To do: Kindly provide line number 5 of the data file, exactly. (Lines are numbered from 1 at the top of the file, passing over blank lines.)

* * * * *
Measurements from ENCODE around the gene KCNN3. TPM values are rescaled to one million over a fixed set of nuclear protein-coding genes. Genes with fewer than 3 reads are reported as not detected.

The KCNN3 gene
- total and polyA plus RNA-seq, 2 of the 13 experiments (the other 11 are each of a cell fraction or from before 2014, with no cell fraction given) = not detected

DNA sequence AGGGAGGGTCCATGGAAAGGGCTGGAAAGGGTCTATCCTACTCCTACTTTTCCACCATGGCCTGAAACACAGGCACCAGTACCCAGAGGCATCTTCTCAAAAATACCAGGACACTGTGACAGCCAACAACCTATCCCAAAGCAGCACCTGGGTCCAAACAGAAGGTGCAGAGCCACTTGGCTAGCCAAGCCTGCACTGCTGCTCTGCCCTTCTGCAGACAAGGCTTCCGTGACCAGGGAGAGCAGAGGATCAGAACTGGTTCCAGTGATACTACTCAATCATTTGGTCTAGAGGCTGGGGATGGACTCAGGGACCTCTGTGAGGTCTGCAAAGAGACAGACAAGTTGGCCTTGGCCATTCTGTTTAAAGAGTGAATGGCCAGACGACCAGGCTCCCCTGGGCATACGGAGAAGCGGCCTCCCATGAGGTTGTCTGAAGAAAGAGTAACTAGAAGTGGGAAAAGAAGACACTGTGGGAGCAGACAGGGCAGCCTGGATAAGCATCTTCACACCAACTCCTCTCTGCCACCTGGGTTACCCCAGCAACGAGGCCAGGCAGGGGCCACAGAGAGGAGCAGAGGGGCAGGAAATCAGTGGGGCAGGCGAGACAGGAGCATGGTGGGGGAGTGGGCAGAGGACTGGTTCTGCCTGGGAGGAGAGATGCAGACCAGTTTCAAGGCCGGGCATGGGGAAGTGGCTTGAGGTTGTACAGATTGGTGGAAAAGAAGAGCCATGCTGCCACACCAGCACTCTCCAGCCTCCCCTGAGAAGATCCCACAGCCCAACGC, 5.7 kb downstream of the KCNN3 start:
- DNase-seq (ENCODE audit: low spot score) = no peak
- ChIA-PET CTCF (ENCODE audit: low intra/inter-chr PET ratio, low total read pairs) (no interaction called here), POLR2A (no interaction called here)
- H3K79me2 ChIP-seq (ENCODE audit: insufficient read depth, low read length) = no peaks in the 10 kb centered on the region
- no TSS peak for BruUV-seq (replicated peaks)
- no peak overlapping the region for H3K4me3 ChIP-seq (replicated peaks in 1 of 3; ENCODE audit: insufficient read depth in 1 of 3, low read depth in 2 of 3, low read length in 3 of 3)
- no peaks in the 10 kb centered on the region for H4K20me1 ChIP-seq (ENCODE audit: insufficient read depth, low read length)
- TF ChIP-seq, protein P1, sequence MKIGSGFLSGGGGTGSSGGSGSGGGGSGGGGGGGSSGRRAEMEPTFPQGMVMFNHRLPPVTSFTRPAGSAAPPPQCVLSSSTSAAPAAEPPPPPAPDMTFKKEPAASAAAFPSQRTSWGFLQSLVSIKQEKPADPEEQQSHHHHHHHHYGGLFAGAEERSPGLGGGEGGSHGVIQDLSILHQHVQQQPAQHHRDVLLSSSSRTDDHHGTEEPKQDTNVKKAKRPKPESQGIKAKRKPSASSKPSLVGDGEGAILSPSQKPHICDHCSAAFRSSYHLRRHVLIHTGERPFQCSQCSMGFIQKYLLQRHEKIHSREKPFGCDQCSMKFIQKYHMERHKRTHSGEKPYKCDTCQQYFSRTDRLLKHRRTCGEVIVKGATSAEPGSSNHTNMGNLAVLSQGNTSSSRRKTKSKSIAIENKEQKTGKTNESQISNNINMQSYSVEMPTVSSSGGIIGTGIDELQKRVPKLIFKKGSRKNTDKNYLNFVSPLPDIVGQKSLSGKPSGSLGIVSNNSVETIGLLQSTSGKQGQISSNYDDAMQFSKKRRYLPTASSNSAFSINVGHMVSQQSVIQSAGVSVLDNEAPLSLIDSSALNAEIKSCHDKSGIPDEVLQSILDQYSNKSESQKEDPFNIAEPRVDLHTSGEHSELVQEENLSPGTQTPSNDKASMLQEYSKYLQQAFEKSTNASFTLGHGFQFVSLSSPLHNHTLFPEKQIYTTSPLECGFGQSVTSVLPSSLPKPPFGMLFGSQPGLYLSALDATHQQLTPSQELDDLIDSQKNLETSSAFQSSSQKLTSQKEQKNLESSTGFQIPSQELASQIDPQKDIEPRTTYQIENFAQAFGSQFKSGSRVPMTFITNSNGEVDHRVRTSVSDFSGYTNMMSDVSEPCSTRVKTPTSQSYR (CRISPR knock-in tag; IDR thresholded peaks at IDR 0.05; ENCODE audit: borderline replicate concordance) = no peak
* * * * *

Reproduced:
- DNase-seq (ENCODE audit: low spot score) = no peak